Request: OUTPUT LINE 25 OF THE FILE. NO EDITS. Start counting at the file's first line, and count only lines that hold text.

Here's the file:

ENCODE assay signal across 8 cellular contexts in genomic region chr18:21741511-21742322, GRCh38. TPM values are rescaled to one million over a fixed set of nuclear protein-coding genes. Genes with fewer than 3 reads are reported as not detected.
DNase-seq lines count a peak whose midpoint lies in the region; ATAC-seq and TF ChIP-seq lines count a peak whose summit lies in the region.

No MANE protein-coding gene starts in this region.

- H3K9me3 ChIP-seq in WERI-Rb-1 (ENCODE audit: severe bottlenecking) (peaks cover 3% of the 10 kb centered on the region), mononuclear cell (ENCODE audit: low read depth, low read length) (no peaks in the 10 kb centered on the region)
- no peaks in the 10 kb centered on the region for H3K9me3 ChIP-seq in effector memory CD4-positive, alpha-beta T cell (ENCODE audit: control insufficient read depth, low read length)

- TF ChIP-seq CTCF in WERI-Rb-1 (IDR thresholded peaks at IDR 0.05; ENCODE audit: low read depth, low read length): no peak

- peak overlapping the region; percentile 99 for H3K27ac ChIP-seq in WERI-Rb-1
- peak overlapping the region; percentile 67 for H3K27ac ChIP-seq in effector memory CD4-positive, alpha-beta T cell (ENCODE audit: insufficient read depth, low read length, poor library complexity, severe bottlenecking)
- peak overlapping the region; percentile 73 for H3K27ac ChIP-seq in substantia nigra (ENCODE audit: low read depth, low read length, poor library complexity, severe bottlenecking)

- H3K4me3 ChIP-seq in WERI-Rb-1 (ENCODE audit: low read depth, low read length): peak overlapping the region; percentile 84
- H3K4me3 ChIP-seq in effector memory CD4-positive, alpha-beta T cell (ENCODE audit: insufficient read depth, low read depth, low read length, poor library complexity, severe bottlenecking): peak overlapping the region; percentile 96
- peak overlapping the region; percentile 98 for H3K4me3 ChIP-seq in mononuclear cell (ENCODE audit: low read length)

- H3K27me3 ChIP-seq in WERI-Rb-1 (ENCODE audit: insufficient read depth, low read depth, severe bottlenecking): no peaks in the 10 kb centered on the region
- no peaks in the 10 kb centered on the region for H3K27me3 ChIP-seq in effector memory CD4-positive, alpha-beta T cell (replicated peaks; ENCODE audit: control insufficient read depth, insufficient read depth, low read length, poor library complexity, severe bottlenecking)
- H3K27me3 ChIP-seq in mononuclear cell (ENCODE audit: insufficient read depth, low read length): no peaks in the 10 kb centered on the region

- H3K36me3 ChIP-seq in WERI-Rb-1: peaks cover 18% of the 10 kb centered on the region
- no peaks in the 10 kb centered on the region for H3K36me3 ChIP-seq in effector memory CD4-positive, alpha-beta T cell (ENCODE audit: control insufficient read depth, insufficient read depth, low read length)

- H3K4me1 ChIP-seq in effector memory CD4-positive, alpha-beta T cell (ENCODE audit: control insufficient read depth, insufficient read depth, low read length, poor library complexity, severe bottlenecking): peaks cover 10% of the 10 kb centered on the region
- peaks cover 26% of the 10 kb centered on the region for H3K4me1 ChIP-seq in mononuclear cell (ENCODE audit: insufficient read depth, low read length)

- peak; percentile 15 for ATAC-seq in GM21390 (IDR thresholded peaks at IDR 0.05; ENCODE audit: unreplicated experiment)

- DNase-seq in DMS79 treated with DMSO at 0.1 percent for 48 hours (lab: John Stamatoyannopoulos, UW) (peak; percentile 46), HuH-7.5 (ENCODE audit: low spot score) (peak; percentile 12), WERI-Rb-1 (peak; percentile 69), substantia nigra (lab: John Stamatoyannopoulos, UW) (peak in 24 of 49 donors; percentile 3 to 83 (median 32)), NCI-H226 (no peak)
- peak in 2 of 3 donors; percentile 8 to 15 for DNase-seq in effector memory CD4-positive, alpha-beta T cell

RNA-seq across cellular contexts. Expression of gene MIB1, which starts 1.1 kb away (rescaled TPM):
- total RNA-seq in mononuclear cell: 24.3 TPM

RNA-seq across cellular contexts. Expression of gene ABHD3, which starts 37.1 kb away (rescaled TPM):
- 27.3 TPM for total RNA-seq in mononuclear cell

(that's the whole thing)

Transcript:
RNA-seq across cellular contexts. Expression of gene ABHD3, which starts 37.1 kb away (rescaled TPM):